The writer whom Janet Malcolm loved most was Chekhov, and one of her great strokes was to bring his spirit to her reporting—the small, telling gesture that burned a character into the reader’s mind. One thinks, for example, of her description of a revered New York psychoanalyst, who stood out from the others in the fishbowl of a psychoanalytic convention “the way a lady’s slipper leaps out at you in the woods.” These observations, embedded in an unfurling scroll of impeccable facts, explication, analysis, and original ideas, set her journalism apart from every other practitioner of her generation.
Malcolm often deployed this kind of fairy-tale imagery to great effect. In The Silent Woman, her masterful book about the competing versions of the defenselessly dead Sylvia Plath and her defensively alive widower, Ted Hughes, she writes:
The narratives of journalism (significantly called “stories”), like those of mythology and folklore, derive their power from their firm, undeviating sympathies and antipathies. Cinderella must remain good and the stepsisters bad. “Second stepsister not so bad after all” is not a good story.
What appears to be a story about Sylvia Plath is really a reflection on how falsehoods become “facts” because people enjoy them more than reality. The generic story of a helpless victim or a doomed genius or a Bluebeard-like villain is preferable to the human actuality of contradictory motives, confused allegiances, and hidden drives that is Malcolm’s true subject.
Malcolm, in her own view, was no better than the rest of the journalistic vultures. In The Silent Woman, when she pays an uninvited visit to Hughes’s house, she excoriates herself for being a grubby snoop, like all the others who hovered around seeking to snatch fallen crumbs from the Plath/Hughes tragedy. As she studies the house, with a recently filled bird feeder on the lawn, she “felt his reality, his aliveness, his stuckness, and…felt shame at my complicity in the chase that has made his life a torment; I had now joined the pack of his pursuers.” Reading this, we understand that the famous first line of The Journalist and the Murderer—“Every journalist who is not too stupid or too full of himself to notice what is going on knows that what he does is morally indefensible”—which caused a stir of indignation, was less a criticism of her colleagues than a confrontation with herself.
People sometimes mistook Malcolm’s perceptiveness for cruelty. Her reputation for cold dissection (don’t cut tomatoes in front of her, don’t let her into your apartment, etc.), as if she were some kind of avenging angel, was ridiculous. But I think she rather enjoyed it. It gave her a certain potent aura. People grew anxious in her presence, wondering what she thought of them, a useful power for an inveterate observer like Malcolm. In their nervousness they were apt to expose themselves more thoroughly, which in the end is what the portraitist desires. She possessed the ability to see the excruciating difference between who we are and how we believe we are seen. At the same time, she understood that the delusion at the heart of this difference was necessary to get through life.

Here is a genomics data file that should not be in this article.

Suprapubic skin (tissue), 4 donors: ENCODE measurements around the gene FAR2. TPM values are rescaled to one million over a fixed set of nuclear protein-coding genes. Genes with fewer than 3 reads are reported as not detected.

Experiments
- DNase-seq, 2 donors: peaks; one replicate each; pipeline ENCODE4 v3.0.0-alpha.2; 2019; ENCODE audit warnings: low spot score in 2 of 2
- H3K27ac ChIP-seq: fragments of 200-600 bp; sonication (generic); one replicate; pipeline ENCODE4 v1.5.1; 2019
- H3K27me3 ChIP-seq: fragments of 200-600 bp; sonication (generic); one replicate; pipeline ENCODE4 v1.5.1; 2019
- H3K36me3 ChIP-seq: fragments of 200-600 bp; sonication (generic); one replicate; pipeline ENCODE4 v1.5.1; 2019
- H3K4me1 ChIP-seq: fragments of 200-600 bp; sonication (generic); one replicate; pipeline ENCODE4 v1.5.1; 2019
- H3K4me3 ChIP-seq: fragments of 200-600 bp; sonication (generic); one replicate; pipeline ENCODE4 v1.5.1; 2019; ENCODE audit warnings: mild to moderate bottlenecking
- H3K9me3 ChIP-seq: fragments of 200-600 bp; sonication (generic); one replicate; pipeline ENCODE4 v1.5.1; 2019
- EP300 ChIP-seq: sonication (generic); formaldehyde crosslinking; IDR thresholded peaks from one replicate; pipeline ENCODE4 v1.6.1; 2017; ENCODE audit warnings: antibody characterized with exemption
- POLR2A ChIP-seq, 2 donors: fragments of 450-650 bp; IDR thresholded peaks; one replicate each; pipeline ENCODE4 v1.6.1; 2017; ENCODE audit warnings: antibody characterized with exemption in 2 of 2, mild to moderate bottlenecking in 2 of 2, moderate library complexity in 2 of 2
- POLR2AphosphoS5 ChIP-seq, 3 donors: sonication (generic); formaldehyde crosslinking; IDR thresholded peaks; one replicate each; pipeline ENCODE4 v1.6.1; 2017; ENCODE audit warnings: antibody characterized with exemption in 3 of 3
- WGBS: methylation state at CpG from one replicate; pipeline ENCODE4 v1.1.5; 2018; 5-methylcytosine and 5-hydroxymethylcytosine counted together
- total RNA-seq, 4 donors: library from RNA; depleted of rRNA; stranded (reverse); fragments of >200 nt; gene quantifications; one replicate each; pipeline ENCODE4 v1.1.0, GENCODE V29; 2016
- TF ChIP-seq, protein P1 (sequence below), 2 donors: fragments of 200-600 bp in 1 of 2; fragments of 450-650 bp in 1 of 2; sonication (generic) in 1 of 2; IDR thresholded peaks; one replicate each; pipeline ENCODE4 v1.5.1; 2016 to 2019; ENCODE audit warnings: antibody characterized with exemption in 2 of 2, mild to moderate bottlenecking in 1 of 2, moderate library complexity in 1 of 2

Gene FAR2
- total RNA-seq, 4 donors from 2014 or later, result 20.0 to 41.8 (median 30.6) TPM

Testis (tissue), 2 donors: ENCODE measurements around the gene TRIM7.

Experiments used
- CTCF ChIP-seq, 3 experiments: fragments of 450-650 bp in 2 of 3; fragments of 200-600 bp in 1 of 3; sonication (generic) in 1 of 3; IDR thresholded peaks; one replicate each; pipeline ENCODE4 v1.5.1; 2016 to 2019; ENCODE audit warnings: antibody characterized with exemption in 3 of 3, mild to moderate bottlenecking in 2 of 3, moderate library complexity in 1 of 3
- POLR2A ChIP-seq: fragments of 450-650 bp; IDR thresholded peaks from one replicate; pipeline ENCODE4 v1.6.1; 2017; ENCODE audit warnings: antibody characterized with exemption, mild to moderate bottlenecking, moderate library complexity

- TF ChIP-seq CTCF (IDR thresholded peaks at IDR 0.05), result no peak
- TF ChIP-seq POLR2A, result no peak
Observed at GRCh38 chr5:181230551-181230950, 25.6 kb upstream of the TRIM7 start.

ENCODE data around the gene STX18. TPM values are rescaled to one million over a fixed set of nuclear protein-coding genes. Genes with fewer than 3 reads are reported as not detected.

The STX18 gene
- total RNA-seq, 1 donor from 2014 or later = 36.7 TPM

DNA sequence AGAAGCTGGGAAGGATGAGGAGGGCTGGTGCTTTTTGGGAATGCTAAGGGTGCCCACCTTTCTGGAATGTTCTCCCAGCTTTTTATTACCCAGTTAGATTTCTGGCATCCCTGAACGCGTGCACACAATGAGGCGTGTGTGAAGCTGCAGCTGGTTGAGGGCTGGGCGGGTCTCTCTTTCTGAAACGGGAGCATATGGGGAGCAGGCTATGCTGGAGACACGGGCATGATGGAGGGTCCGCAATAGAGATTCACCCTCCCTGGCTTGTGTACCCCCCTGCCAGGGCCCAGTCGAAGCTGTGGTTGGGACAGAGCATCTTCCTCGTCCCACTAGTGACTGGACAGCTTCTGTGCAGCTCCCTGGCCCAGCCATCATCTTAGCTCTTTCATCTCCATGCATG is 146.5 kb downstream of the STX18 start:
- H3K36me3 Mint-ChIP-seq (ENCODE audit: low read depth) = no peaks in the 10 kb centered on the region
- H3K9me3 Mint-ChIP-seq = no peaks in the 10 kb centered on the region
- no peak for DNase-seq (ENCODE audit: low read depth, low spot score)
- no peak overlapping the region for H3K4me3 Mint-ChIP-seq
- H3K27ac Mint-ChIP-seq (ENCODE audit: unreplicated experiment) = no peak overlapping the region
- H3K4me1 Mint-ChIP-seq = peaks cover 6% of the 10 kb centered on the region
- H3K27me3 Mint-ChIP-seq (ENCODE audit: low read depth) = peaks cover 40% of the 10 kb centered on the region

Malcolm was skeptical of her achievements. Decades of writing journalism, she believed, had limited her vision. In 2010 she explained why she abandoned a “pitiful” attempt to write what would have been her autobiography:
I cannot write about myself as I write about the people I have written about as a journalist. To these people I have been a kind of amanuensis: they have dictated their stories to me and I have retold them. They have posed for me and I have drawn their portraits. No one is dictating to me or posing for me now.
She went on to say that the “I” of journalism resembles that
of a judge pronouncing sentence on a guilty defendant. This “I” is unsuited to autobiography. Autobiography is an exercise in self-forgiveness. The observing “I” of autobiography tells the story of the observed “I” not as a journalist tells the story of his subject, but as a mother might…. I see that my journalist’s habits have inhibited my self-love.
What is striking about this is Malcolm’s uncharacteristically emotional realization that her career of scrutinizing others had hardened her to herself.
In the last year and a half of her life she found a way to overcome the autobiographer’s block. In a series of pieces provoked by old personal photographs, she devised a way to write about her Czech parents, the Manhattan world she grew up in, and her ever-forming aesthetic as a girl and young woman. (They will be published as a book next year.) The stories are deliciously intimate. There are some wicked scenes from the trial for libel brought against her by an aggrieved subject, Jeffrey Masson, the major figure of In the Freud Archives. Some blood is spilled in these pieces, but almost all of it is Malcolm’s, spilled by her own hand.
She changed the way we read—and for many of us, the way we write—nonfiction. She made us aware of our disreputable motives. She taught us that when we wrote, as often as not, we were wearing a mask.